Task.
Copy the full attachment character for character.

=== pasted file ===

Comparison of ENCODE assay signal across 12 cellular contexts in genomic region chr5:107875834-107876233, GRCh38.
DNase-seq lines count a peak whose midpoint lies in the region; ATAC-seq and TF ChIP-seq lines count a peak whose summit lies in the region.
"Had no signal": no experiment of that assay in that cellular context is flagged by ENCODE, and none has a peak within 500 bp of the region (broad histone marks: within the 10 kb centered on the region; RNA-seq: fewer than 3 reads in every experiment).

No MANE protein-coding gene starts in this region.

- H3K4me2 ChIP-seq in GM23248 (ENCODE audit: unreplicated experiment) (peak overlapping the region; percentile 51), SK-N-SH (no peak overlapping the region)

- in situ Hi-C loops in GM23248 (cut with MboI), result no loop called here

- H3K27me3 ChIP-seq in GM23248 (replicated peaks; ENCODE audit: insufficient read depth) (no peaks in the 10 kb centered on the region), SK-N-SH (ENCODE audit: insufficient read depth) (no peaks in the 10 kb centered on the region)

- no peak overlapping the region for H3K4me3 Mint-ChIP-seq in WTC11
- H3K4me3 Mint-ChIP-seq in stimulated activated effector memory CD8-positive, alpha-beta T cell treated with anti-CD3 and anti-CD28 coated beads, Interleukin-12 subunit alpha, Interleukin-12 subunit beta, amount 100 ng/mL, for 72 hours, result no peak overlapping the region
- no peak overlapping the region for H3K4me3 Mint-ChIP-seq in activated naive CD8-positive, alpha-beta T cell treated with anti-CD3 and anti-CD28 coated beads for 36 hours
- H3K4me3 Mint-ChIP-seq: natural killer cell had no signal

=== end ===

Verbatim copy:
Comparison of ENCODE assay signal across 12 cellular contexts in genomic region chr5:107875834-107876233, GRCh38.
DNase-seq lines count a peak whose midpoint lies in the region; ATAC-seq and TF ChIP-seq lines count a peak whose summit lies in the region.
"Had no signal": no experiment of that assay in that cellular context is flagged by ENCODE, and none has a peak within 500 bp of the region (broad histone marks: within the 10 kb centered on the region; RNA-seq: fewer than 3 reads in every experiment).

No MANE protein-coding gene starts in this region.

- H3K4me2 ChIP-seq in GM23248 (ENCODE audit: unreplicated experiment) (peak overlapping the region; percentile 51), SK-N-SH (no peak overlapping the region)

- in situ Hi-C loops in GM23248 (cut with MboI), result no loop called here

- H3K27me3 ChIP-seq in GM23248 (replicated peaks; ENCODE audit: insufficient read depth) (no peaks in the 10 kb centered on the region), SK-N-SH (ENCODE audit: insufficient read depth) (no peaks in the 10 kb centered on the region)

- no peak overlapping the region for H3K4me3 Mint-ChIP-seq in WTC11
- H3K4me3 Mint-ChIP-seq in stimulated activated effector memory CD8-positive, alpha-beta T cell treated with anti-CD3 and anti-CD28 coated beads, Interleukin-12 subunit alpha, Interleukin-12 subunit beta, amount 100 ng/mL, for 72 hours, result no peak overlapping the region
- no peak overlapping the region for H3K4me3 Mint-ChIP-seq in activated naive CD8-positive, alpha-beta T cell treated with anti-CD3 and anti-CD28 coated beads for 36 hours
- H3K4me3 Mint-ChIP-seq: natural killer cell had no signal